Section 8 of the Prevention of Corruption Act, 1988.  In the present  appeal
we had issued notice limited to the question of  quantum  of  sentence  that
could be awarded to the appellant in the peculiar  facts  and  circumstances
of the case. The Trial Court had, as noticed by Gowda, J., awarded  rigorous
imprisonment for a period of two years and a fine  of  Rs.  5,000/-  to  the
appellant herein which has been in appeal reduced by the High Court  to  one
year besides a fine of Rs.5,000/- and a  default  sentence  of  imprisonment
for a period of two months.

3.    Determining the adequacy of sentence to be awarded in a given case  is
not an easy task, just as evolving a uniform sentencing policy  is  a  tough
call. That is because the quantum of sentence that may  be  awarded  depends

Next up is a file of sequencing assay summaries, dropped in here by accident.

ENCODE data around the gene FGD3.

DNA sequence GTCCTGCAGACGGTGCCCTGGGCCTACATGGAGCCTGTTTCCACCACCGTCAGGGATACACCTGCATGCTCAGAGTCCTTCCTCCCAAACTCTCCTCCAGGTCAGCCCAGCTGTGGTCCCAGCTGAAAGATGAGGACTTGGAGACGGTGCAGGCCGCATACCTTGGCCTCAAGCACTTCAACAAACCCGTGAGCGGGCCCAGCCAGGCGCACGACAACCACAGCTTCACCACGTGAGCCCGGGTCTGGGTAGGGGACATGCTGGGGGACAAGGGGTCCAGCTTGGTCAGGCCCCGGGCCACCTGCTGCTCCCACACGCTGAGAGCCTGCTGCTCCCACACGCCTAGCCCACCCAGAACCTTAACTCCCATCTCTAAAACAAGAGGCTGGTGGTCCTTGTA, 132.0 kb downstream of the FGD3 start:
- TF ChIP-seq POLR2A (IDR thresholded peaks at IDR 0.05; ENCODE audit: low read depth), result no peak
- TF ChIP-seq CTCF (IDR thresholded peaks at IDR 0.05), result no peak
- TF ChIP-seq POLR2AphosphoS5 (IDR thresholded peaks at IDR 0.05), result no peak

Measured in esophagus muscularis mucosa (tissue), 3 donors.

upon a variety of factors including mitigating circumstances peculiar  to  a
given case. The Courts generally enjoy considerable amount of discretion  in
the matter of determining the quantum of sentence. In doing so,  the  courts
are  influenced  in  varying  degrees  by  the  reformative,  deterrent  and
punitive aspects of punishment, delay in the conclusion  of  the  trial  and
legal proceedings, the age of the accused,  his  physical/health  condition,
the nature of the offence, the weapon used  and  in  the  cases  of  illegal
gratification the amount of bribe, loss of job  and  family  obligations  of
accused are also some of the considerations  that  weigh  heavily  with  the
Courts while determining the sentence to be awarded.  The  Courts  have  not
attempted  to  exhaustively  enumerate  the  considerations  that  go   into
determination of the quantum of sentence nor have the  Courts  attempted  to
lay down the weight that each one of these  considerations  carry.  That  is
because any such exercise is neither easy nor  advisable  given  the  myriad
situations in  which  the  question  may  fall  for  determination.  Broadly
speaking, the courts have recognised the factors mentioned earlier as  being
relevant to the question of determining  the  sentence.  Decisions  of  this